The annual Global Civil Society Yearbooks provide an indispensable guide to global civil society or civic participation and action around the world. The 2009 Yearbook explores the framings, strategies, and impacts of a range of actors on poverty and its alleviation. The overarching question is to whether such actors, in pressing for poverty alleviation actually achieve anything/empower the poor, or simply aid wealthy states in maintaining the status quo. The contributors are diverse, including scholars and practitioners from India, America, the UK, Australia, Thailand, and Mali.
The Global Civil Society Yearbook remains the standard work on all aspects of contemporary global civil society for activists, practitioners, students, and academics alike. It is essential reading for anyone seeking a deeper understanding of the key actors, forms, and manifestations of global civil society around the world today.
Chapter Three: Bringing Justice and Culture Back in: Global Action for Local Livelihoods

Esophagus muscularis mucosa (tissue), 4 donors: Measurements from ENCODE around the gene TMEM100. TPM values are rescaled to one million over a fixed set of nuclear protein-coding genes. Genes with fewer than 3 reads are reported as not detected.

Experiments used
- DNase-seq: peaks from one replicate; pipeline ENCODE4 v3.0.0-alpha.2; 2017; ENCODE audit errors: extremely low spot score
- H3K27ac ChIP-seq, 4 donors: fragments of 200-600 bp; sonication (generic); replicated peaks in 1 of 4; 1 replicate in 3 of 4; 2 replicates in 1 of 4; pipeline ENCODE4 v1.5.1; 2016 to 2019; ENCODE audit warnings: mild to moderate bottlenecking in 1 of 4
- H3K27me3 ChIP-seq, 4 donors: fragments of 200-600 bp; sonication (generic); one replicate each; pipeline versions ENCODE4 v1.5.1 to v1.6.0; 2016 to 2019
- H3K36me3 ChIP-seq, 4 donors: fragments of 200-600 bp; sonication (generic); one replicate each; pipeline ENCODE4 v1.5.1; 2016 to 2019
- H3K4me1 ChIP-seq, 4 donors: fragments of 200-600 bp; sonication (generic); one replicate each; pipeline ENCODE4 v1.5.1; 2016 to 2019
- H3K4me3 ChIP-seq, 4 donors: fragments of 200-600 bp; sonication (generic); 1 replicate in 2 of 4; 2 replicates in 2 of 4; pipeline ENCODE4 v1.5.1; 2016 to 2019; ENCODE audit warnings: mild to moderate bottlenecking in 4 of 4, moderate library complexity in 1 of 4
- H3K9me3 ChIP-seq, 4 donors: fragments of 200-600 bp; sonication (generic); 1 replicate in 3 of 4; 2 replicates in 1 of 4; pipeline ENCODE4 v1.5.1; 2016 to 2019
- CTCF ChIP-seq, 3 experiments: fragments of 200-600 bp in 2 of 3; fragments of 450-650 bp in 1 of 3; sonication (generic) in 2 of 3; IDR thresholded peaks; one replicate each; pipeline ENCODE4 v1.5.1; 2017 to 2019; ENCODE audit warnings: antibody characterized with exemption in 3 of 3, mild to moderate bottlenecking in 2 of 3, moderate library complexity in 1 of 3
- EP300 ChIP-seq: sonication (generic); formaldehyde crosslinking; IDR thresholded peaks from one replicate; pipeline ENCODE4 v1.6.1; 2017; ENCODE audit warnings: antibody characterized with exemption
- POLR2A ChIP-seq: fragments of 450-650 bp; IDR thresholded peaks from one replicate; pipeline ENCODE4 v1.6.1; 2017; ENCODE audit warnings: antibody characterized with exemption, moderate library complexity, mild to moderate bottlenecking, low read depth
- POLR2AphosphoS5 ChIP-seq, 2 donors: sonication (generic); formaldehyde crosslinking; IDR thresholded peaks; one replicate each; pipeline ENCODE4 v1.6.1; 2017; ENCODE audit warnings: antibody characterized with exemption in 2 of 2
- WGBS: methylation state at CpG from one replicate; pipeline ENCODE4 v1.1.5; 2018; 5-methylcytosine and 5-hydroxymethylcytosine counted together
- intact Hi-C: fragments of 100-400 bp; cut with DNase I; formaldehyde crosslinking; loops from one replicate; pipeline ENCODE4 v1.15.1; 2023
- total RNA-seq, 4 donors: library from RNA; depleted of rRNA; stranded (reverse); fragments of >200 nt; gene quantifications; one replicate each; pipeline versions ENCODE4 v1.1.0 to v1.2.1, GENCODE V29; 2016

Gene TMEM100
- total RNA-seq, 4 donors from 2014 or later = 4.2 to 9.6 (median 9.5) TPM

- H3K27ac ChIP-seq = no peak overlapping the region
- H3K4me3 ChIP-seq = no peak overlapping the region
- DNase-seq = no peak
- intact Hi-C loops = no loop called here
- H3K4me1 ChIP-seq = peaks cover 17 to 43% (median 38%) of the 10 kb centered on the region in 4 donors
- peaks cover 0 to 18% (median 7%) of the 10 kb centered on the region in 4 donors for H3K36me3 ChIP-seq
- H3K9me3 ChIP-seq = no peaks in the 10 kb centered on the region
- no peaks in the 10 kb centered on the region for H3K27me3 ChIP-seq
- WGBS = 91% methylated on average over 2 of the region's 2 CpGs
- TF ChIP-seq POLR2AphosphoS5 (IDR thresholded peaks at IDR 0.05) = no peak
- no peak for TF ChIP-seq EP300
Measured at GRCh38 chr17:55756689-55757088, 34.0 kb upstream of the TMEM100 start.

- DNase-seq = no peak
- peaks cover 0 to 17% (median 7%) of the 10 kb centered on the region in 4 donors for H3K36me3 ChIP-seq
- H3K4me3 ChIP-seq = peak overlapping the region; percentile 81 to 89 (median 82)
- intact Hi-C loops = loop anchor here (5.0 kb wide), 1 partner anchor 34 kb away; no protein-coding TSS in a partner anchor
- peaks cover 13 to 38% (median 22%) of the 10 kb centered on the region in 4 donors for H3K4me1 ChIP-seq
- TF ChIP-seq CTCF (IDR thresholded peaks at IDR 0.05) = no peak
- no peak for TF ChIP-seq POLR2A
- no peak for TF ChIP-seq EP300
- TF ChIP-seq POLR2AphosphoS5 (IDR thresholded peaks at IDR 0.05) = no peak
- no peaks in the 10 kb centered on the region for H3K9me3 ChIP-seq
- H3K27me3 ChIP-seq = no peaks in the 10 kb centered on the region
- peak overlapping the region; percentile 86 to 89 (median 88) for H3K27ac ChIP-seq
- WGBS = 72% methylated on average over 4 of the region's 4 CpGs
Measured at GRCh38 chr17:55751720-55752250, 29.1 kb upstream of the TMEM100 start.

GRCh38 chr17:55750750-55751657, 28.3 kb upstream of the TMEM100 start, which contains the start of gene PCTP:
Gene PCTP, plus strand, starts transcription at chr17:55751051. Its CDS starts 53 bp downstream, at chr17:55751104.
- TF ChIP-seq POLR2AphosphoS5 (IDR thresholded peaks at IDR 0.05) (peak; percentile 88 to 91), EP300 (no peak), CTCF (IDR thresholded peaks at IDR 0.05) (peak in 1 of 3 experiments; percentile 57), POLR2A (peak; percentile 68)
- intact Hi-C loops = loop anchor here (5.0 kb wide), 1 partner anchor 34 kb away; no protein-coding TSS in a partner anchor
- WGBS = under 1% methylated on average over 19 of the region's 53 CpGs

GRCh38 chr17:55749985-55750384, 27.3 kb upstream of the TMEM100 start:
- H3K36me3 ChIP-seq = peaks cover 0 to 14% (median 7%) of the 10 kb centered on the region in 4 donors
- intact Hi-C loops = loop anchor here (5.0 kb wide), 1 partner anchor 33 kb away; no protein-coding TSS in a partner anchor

Bringing Justice and Culture Back in: Global Action for Local Livelihoods
This chapter seeks to illuminate the endemic structural conditions that prevent the realisation of a just and democratic society. What is problematised, therefore, is not just the complex relationship between the State, economic globalisation, democratic governance and impoverishment but also the centrality of culture and plurality in people's struggles for economic security, justice and dignity.
Most of these struggles have been part of implementing alternatives that improve – often dramatically – the lives of millions of people. Moreover, they point to the urgent need to bring into focus the interrelationships between the economy and culture, knowledge, nature and justice, and between transnational alliances and place-based ...